Alsakharovite-Zn (IMA symbol: Ask-Zn) is an extremely rare alkaline strontium zinc titanium silicate mineral from the cyclosilicates class, with the chemical formula NaSrKZn(Ti,Nb)4(Si4O12)2(O,OH)4·7H2O, from alkaline pegmatites. It belongs to the labuntsovite group.

Altisite (IMA symbol: Ati) is an exceedingly rare alkaline titanium aluminosilicate chloride mineral with formula Na3K6Ti2Al2Si8O26Cl3, from alkaline pegmatites. It is named after its composition (ALuminium, TItanium, and SIlicon).

<span class="mw-page-title-main">Perhamite</span>

Perhamite is a phosphate mineral with the formula Ca3Al7(SiO4)3(PO4)4(OH)3·16.5(H2O). It occurs in rare isolated masses in amblygonite-rich pegmatite deposits throughout the world. It was discovered in platy sheed form of 1mm hexagonal crystals. It was first described in 1977 by P.J. Dunn and D.E. Appleman from pegmatite collected from Bell Pit, Newry, Maine. Other specimens have been found in Kapunda, South Australia, in Silver Coin mine near Humboldt County, Nevada and various locations throughout Europe.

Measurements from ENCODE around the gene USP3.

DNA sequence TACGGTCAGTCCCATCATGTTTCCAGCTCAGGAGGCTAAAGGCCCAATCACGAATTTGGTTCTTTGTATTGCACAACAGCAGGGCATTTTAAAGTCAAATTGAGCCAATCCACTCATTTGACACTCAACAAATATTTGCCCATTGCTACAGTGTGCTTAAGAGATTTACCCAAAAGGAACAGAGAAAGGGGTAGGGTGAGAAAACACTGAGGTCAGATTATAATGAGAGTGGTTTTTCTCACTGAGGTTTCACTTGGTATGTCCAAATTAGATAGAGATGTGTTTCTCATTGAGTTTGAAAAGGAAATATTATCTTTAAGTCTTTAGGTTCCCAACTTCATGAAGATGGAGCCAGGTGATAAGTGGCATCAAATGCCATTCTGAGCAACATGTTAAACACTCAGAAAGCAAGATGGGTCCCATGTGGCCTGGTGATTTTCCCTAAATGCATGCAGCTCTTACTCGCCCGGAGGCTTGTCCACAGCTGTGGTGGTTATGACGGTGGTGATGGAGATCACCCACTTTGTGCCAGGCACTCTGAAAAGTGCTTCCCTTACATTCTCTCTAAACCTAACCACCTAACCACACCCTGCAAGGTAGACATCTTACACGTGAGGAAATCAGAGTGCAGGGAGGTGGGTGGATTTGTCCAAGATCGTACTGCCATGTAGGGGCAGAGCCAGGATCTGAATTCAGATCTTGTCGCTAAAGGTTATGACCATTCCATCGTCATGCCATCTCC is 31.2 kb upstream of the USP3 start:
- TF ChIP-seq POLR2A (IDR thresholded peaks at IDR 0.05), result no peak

<span class="mw-page-title-main">Ixiolite</span>

Ixiolite is an accessory oxide mineral found in granitic pegmatites. It is an oxide with the general chemical formula (Ta,Nb,Sn,Mn,Fe)4O8 or (Ta,Mn,Nb)O2.

<span class="mw-page-title-main">Schiavinatoite</span>

Schiavinatoite is a very rare mineral, a natural niobium borate with the chemical formula (Nb,Ta)BO4. Schiavinatoite is classified as monoborate. It contains tetrahedral borate anion instead of planar BO3 group, which is more common among minerals. Schiavinatoite is one of the most simple niobium minerals. It forms a solid solution with its tantalum-analogue, béhierite. Both minerals possess zircon-type structure (tetragonal, space group I41/amd) and occur in pegmatites. Schiavinatoite and nioboholtite are minerals with essential niobium and boron.